25 years ago, Berlin and Warsaw signed a partnership agreement. Even though it was a direct outcome of the political postulates of Polish-German treaty on friendly cooperation, the terms of the above agreement have been enforced for the past quarter of a century with true enthusiasm on the part of both the officials and the residents. Hundreds of educational, cultural, sport and youth exchange projects as well as joint seminars for teachers and training courses for officials were being realised during this time. There is hardly any other city with which Warsaw would have such an intense contact on both the official and the everyday, human level. The 25-year jubilee is also marked with numerous events: Teatr Nowy and Teatr Powszechny have been developing cooperation with their German partners, the Zachęta gallery is presenting laureates of the “Views” (Spojrzenia) Award at the DB Kunsthalle and nine Warsaw- and Berlin-based non-governmental organizations are preparing nine elaborate, joint cultural projects. ABC Art Fairs and the Warsaw Gallery Weekend are cooperating, and so are the Warsaw Music Week and the Pop Cultures Festival. Aside from the above examples which include municipal support, there is also the Goethe Institut in Warsaw and the Polish Institute in Berlin whose directors swopped places, and many, many more initiatives.
Warsaw and Berlin signed the cooperation agreement in an entirely different historical era. Berlin was in the process of healing the wound which was the wall dividing the East and the West. It is worth mentioning that until 1989 these were two almost separate cities, their institutions doubled – two city halls, two philharmonic halls, two universities, and the level of economic growth significantly disparate. In 1990 Berlin regained the status of the capital of unified Germany which was a strong impulse for development. It was soon proclaimed the largest building site in Europe whereas the Potsdamer Platz remains an unequalled template for Warsaw urban planners, architects and builders.
After the fall of communism, Warsaw was indeed akin to the unsightly and dowerless maiden from Minister Bartoszewski’s story: a grey, impoverished bundle of inhibitions. The city was still full of holes from the Second World War which had ended 45 years earlier; the few instances of successful post-war architecture were covered – both literally and metaphorically – with a thick layer of dust. Warsaw residents, however, took a plunge into capitalism – eager to learn about all the novelties brought from the West, they dealt in trade and worked like dogs. A new era was dawning, a new Warsaw was emerging. Its residents – hoity-toity, just like residents of any other capital – began to compare their city to Berlin, first by saying that Warsaw was the second largest, after Berlin, building site in Europe, and then by coining a phrase „Warsaw – the new Berlin of Europe”. We had to wait 25 years to hear a certain journalist from Kraków say, in a column of the Warsaw press, that all the comparisons between the two cities were unfounded.
Indeed, Warsaw and Berlin are as similar as they are different. Perhaps the most accurate statement would be: these are two twin cities which are blossoming again in the heart of Europe.
From the present day perspective, both cities were established at around the same time. The existence of Berlin was first recorded in 1237, whereas the first mention of Warsaw dates back to 1313. Both functioned as small towns for many decades, nestled on the river banks, awaiting their turn to play a major role in history. When the time had come, they took advantage of the opportunity with great alacrity. Warsaw first became the capital of the Mazowsze region, later to become the capital of Poland; similarly to Berlin, which was the capital of the Brandenburg region before becoming the capital of Prussia. During that time, both cities attracted migrants from all over Europe: Berlin welcomed French Huguenots while Warsaw offered shelter to the Bohemian Brethren. Both cities were home to large Jewish communities. The 19th century marked the period of rapid development which is still happening, albeit brutally interrupted by the losses incurred by the two World Wars as well as murderous totalitarian systems: Nazism and communism. And yet, both Berlin and Warsaw entered the 21st century with vigour and flourish.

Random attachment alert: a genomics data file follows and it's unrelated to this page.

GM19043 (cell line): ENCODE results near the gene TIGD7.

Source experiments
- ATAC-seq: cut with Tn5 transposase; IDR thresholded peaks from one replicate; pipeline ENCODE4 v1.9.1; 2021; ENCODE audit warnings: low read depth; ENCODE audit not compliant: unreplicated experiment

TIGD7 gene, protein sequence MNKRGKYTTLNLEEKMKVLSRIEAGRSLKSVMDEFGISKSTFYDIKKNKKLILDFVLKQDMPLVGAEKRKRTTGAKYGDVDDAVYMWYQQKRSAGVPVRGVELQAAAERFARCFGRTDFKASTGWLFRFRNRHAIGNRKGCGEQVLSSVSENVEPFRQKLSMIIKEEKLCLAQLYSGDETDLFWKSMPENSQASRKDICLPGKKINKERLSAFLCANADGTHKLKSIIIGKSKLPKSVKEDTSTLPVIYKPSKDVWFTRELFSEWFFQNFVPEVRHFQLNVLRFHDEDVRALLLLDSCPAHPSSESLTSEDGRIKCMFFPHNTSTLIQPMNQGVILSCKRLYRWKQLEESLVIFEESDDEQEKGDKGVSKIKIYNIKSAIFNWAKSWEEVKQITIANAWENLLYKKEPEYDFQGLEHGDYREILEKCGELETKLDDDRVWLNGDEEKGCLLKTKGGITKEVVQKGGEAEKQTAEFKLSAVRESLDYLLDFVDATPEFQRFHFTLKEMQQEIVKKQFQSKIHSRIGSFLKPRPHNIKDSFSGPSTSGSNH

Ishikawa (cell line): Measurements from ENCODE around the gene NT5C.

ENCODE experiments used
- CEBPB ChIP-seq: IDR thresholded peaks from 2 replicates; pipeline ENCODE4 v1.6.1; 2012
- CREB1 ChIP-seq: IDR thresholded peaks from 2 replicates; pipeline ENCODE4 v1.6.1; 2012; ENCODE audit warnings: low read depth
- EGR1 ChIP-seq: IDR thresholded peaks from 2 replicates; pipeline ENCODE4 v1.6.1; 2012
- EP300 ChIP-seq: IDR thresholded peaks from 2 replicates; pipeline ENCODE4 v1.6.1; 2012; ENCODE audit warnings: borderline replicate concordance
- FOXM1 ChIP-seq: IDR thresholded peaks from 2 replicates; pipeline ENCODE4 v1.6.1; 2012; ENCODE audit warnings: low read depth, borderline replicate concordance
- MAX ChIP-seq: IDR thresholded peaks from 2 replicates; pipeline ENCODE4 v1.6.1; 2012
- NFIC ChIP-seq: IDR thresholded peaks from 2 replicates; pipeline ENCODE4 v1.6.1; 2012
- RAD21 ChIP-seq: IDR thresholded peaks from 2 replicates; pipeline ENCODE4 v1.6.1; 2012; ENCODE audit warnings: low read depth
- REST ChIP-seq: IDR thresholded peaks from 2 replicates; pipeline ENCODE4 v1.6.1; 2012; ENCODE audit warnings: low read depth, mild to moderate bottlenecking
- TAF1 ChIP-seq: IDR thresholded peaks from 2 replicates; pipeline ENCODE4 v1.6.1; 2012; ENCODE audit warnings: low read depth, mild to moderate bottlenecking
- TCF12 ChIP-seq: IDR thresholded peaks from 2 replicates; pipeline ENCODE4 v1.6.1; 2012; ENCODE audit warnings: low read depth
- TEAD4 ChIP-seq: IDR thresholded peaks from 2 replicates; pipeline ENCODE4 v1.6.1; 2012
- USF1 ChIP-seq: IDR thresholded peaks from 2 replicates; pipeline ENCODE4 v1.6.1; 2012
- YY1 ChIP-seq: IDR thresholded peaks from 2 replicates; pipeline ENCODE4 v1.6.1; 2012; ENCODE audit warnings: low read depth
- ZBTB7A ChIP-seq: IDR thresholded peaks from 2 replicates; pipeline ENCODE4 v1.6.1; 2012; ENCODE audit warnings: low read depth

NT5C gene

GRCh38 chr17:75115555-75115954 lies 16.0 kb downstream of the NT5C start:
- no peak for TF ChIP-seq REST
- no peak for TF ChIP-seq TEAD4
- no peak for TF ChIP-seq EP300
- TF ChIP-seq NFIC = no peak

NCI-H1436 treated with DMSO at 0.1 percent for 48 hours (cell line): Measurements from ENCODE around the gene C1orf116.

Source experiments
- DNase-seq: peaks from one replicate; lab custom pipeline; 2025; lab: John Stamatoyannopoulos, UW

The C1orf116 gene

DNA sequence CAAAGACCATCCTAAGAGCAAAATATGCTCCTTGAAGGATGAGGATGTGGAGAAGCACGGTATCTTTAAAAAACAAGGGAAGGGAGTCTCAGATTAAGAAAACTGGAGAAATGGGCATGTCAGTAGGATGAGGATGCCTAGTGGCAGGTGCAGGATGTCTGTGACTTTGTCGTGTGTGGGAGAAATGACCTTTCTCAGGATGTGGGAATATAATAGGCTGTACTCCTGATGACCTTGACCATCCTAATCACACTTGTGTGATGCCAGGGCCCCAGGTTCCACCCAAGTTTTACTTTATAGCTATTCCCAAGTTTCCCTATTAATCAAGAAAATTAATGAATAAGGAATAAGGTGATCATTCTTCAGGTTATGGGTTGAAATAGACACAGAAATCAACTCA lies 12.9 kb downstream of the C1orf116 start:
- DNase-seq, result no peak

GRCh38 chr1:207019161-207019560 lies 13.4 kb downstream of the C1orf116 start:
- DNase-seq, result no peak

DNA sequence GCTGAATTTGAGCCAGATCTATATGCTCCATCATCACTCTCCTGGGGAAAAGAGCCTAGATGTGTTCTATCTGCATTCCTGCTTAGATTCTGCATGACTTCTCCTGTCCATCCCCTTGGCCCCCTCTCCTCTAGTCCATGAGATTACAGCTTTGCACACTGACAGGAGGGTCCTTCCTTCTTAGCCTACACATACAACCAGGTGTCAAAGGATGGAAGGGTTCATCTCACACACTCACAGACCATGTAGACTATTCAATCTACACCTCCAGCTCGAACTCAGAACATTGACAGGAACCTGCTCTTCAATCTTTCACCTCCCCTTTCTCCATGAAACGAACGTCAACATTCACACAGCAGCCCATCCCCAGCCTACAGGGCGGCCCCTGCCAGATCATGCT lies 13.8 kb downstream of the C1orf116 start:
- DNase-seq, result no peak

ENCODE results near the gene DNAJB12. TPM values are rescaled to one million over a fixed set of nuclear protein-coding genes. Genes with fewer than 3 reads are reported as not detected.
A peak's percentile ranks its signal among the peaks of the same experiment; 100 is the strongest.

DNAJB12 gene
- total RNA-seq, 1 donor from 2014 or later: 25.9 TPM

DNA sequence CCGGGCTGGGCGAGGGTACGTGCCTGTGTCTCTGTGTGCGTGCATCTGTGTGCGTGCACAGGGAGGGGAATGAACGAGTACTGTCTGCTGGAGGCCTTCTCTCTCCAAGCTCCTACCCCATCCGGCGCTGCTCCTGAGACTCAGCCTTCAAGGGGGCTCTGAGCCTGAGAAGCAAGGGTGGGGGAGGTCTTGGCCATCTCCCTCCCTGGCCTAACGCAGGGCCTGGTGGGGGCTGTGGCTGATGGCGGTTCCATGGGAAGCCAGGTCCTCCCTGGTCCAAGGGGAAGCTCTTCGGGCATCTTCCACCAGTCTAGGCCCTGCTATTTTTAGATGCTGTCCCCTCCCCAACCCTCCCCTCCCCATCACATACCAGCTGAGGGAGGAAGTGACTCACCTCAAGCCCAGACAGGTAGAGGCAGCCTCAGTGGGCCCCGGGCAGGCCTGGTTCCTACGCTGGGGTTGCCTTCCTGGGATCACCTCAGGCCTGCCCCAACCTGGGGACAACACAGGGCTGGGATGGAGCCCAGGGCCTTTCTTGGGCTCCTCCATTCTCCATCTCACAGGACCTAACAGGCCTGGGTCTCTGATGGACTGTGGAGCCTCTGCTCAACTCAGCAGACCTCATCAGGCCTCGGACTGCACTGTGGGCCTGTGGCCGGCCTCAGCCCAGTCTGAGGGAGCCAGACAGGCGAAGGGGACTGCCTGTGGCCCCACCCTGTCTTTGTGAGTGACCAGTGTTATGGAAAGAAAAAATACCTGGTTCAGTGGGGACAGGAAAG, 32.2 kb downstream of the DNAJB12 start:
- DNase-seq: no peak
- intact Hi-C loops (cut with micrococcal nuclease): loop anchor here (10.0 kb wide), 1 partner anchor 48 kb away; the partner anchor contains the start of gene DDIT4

On the other hand, it is virtually impossible to compare Warsaw to Berlin. When Warsaw was the capital of a multinational, noble Commonwealth, Berlin was the seat of absolutist Prussian kings. When Berlin advanced to become the German capital, Warsaw was merely a capital of one of the provinces of the Tsarist Empire. During the Second World War, Warsaw was the victim, Berlin was the aggressor. Warsaw is the economic centre of Poland, Berlin has no aspiration to become one.
Perhaps these comparisons stem from the fact that both cities were incorporated into the Soviet zone after 1945, and both managed to break away from the burden of the communist regime? Or perhaps this is simply a Warsaw perspective and it would never occur to anybody in Berlin to compare themselves to the Polish capital? One could surely elaborate on this issue for much longer.
It should suffice to say, however, that over a period of the last 25 years both cities have regained the vigour they had demonstrated throughout the past centuries, a particular urban ambience which attracts creative, open and entrepreneurial folk. They are becoming less and less “impoverished” while retaining their “sex appeal”. Over the past 25 years, relations between Warsaw and Berlin were being naturally fostered and it is safe to say that they should continue to develop smoothly in the future.